TOM JONES BIO
Returning from Washington, Digital photograph and engraved glass, 11.75″ x 18.5″
“Historically it has been outsiders who have taken these photographs of Native Americans. We have generally been represented with beads and feathers; this example can be seen through the extraordinary photographic portrayals of Edward Curtis. While this is an aspect of our life, the emphasis of my current body of work is focused on the members of my tribe and the environments in which they live, giving a name and face to the individuals and their way of life in our own time. […] I am ever mindful of my responsibility to the tribe and to carry on a sense of pride about who and what we are as a people.”
— Tom Jones
A member of the Ho-Chunk nation, Tom Jones, explores the complexities and contradictions inherent in the representation of American Indians. His focus explores and interweaves the complexity of native identity and examines how distorted perceptions and portrayals of native culture have globally shaped the notion of what it looks like and means to be “Indian”.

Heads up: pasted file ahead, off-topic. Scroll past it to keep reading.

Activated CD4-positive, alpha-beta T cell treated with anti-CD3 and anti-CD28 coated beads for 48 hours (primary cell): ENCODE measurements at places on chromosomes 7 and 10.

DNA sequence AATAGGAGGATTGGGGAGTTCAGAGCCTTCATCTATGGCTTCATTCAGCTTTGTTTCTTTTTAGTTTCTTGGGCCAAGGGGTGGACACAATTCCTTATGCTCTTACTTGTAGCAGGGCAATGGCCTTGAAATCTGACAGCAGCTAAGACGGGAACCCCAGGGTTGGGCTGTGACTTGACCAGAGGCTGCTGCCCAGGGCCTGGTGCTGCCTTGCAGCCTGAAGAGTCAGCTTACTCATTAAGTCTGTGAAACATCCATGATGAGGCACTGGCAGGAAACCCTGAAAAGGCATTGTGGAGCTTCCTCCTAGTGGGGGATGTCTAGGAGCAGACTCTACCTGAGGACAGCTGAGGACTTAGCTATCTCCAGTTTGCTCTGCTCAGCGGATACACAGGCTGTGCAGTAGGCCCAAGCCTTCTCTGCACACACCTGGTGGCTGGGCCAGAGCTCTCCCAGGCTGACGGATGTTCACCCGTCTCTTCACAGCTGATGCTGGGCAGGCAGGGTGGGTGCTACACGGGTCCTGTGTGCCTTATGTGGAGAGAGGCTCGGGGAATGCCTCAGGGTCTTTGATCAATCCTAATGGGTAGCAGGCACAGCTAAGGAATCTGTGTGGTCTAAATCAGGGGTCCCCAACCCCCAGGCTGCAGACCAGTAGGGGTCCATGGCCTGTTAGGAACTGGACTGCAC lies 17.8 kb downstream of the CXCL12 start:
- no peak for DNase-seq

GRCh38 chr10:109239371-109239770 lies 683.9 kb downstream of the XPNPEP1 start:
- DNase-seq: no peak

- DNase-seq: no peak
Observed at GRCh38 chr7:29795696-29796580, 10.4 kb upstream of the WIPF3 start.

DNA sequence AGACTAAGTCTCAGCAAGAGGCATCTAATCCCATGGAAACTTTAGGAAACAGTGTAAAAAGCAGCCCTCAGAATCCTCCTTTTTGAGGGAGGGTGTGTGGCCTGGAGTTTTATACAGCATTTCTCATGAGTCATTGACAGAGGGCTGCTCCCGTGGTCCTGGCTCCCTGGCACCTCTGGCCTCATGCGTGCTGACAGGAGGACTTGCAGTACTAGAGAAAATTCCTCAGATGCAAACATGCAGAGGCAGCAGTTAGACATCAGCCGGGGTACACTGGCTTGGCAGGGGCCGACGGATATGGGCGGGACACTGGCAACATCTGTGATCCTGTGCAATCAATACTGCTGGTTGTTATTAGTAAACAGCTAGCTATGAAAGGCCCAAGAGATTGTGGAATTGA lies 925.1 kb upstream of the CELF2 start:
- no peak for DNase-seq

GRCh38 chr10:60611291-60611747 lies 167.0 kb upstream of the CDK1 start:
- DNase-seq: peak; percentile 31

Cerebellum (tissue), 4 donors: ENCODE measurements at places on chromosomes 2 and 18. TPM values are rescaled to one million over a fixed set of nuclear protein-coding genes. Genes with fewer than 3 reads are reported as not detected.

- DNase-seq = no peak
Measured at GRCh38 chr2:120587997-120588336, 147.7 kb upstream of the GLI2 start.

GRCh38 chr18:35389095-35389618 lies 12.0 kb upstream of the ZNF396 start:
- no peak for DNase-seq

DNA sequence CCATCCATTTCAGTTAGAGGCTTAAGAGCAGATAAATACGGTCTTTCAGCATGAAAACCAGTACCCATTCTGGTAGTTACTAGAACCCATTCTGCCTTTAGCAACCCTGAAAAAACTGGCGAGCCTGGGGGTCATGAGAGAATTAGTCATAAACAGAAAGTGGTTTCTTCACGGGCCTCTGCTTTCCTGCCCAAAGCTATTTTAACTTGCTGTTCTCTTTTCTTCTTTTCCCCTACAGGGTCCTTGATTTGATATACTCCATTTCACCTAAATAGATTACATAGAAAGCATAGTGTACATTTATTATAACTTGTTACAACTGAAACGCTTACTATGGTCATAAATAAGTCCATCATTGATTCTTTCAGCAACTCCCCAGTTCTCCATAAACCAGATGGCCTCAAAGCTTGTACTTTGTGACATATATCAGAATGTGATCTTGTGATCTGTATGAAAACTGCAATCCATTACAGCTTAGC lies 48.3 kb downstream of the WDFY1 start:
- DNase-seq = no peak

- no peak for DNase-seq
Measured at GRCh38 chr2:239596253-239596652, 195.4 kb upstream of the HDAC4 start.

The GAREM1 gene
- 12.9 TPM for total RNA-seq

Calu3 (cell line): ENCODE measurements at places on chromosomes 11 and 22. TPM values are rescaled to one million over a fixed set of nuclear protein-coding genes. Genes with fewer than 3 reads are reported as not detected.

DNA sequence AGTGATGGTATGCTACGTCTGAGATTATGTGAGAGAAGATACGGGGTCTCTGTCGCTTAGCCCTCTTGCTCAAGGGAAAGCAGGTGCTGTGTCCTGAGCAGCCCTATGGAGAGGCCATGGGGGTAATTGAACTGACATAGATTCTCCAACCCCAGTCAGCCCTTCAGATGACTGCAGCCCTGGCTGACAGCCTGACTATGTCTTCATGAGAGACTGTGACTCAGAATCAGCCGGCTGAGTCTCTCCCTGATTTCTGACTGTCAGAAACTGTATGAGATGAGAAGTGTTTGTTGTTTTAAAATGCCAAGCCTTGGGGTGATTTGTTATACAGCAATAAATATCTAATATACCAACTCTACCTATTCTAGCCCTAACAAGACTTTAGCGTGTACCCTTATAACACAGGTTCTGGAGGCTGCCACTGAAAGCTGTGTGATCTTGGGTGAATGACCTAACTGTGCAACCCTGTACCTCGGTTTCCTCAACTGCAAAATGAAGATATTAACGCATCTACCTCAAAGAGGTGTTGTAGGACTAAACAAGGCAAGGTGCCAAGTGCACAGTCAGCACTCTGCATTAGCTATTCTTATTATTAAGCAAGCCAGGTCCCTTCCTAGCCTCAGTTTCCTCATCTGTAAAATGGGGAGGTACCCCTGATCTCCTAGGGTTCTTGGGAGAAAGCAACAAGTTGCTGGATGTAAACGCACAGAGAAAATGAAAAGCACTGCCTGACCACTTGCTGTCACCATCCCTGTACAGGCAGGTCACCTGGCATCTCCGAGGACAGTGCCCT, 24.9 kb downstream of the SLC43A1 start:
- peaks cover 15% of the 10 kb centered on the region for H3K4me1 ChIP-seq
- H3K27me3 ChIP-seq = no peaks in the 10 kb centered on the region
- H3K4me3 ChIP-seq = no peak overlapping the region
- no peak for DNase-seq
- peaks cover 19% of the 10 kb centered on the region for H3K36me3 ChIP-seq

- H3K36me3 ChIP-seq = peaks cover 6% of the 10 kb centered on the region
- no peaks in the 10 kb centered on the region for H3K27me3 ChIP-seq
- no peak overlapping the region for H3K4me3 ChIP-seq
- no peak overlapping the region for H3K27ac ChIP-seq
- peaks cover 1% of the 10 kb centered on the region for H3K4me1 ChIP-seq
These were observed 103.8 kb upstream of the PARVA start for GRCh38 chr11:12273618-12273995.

For his latest series, Remnants, Jones has paired photographs, gathered from over 100 native casino carpets, with historical illustrations etched on glass. “The etchings themselves become a “remnant-“, writer Stacy J. Platt observed in “Exposure Magazine”, “a literal trace of the racist, America-first, genocidal and xenophobic past-that-still-exists-in-the-present regarding the legacy of our post-colonial thinking.” The photos of the casino carpets flanking the etched glass images allude to the sovereignty of the Indian Nations. The dialogue between these two speak to what has happened in American history and the future of what is to come for Indian communities.
As with all of Tom Jones’ oeuvre, Remnants does not speak to a single point of view but to the complexity of events, influences and perceptions, past and present.
The photographs of Tom Jones are in the collections of the National Museum of the American Indian, Polaroid Corporation, Sprint Corporation, The Minnesota Institute of Art, The Chazen Museum of Art, The Nerman Museum, and Microsoft among others.